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I know basic redirection, but I'm confused how should I handle situations with multiple file descriptors at once.

For example, I have script that writes to FDs 1, 2 and 3. I want to output script::1 and script::2 to stderr and script::3 to stdout.

Something like this, which doesn't work:

./script.sh \
    1>&2 \
    2>&2 \
    3>&1

How does redirection how I would like to do work? I have no idea what to search for.

I know I can work around this, and I actually already have to workaround ready, but I'd like to know how to do advanced magic like this. Maybe something with redirecting to /proc/self/fd/{1,2}?

 +-----------+            +-----------------+
 |           >1 ---+---- 2>                 |
 | script.sh >2 ---^      |       TTY       |
 |           >3 -------- 1>                 |
 +-----------+            +-----------------+
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1 Answer 1

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I have script that writes to FDs 1, 2 and 3. I want to output script::1 and script::2 to stderr and script::3 to stdout.

Just change the order:

./script.sh 3>&1 1>&2

[ you can omit the 2>&2, you only have to that in ksh for fds greater than 2 ;-) ]

Most confusion with fd redirecting operators comes from the fact that people seem to attach magical properties to the > or < characters -- in fact, >& and <& are 100% identical.

Every time you see p>&q or p<&q where p and q are numbers, parse it as a fd_p = fd_q assignment.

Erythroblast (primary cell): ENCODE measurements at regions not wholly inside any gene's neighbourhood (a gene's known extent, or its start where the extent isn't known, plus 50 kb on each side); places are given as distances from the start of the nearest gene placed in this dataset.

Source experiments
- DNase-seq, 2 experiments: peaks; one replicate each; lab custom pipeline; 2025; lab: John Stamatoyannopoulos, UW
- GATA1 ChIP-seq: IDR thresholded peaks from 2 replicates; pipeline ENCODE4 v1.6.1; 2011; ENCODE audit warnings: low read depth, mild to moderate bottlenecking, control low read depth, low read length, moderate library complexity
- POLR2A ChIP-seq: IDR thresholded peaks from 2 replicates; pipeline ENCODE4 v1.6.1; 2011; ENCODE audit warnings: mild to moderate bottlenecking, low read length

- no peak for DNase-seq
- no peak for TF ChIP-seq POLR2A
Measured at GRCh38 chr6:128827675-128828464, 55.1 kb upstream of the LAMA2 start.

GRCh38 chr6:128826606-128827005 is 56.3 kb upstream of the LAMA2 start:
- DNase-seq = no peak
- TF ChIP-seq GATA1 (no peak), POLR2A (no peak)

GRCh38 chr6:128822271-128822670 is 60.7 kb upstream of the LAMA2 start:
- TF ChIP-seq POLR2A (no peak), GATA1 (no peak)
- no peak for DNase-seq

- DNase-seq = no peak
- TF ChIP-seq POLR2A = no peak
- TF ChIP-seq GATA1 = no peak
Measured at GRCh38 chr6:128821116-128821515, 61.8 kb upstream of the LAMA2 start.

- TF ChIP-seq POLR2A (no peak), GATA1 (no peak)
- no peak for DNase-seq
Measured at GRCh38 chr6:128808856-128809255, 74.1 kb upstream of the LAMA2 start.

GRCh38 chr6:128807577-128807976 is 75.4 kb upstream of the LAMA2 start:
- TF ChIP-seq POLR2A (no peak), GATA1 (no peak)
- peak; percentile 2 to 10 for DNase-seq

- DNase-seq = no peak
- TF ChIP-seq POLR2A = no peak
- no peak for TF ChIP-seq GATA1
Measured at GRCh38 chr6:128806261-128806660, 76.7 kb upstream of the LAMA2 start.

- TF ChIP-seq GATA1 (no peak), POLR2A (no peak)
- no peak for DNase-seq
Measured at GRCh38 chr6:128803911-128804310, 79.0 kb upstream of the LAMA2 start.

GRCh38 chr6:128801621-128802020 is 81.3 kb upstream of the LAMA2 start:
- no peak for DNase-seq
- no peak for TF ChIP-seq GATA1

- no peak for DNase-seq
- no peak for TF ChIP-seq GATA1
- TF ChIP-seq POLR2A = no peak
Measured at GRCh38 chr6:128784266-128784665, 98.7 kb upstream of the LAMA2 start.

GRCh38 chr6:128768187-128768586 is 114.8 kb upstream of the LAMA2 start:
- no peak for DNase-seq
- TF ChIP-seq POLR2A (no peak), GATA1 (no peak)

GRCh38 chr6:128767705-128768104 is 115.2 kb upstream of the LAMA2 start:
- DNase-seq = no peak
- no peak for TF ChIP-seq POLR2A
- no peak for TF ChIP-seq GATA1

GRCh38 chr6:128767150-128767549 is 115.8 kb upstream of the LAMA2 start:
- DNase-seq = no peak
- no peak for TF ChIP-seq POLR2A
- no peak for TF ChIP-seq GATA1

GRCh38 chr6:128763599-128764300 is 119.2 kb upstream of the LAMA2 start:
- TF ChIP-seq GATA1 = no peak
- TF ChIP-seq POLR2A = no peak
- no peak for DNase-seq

Then it's easy to see that if you start with fd1: out and fd2: err, fd3=fd1 fd1=fd2 evaluated from left to right will result in fd1: err, fd2: err and fd3: out.

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  • Thanks! One more question, so in my example, I pointed fd1 to whatever fd2 pointed to (stderr) and the last redirection pointed fd3 to whatever fd1 pointed to, which was set to stderr by that time. But in your example, you first pointed fd3 to whatever fd1 pointed to (stdout) and then pointed fd1 to whatever fd2 pointed to (stderr), correct?
    – SoptikHa
    Commented Feb 5, 2020 at 17:12
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    Yes, that's correct.
    – user313992
    Commented Feb 5, 2020 at 17:38
  • Huh. I mean you gotta admit that having two different syntaxes which are suggestive of meaning opposite things, but which actually mean the same thing, is kind of confusing! Thank you for pointing that out.
    – glaebhoerl
    Commented Dec 10, 2020 at 8:11
  • It's incorrect to say, >& and <& are identical. Besides redirecting file descriptors, one of them is still able to redirect output into files (when not a number or hyphen is given on the right side). echo hello >& log will write a file log whereas echo hello <& log will actually be a redirect error. I would rather choose the symbol to convey intent. If the command wants to read from a file descriptor, <&, if it should be written, >&. I don't know, if it enforces read or write direction. The version <>& does not exist. For only file descriptor redirection, you could be right. Commented Jun 10 at 2:51
  • Otherwise, the main difference between <& and >& only seems to be the default file descriptor value they redirect to. exec {x}>log; echo hello world <&$x- will not write the log file but will send output to /dev/stdout. However exec {x}>log; hello world >&$x- and exec {x}>log; hello world 1<&$x- will. Commented Jun 10 at 3:11

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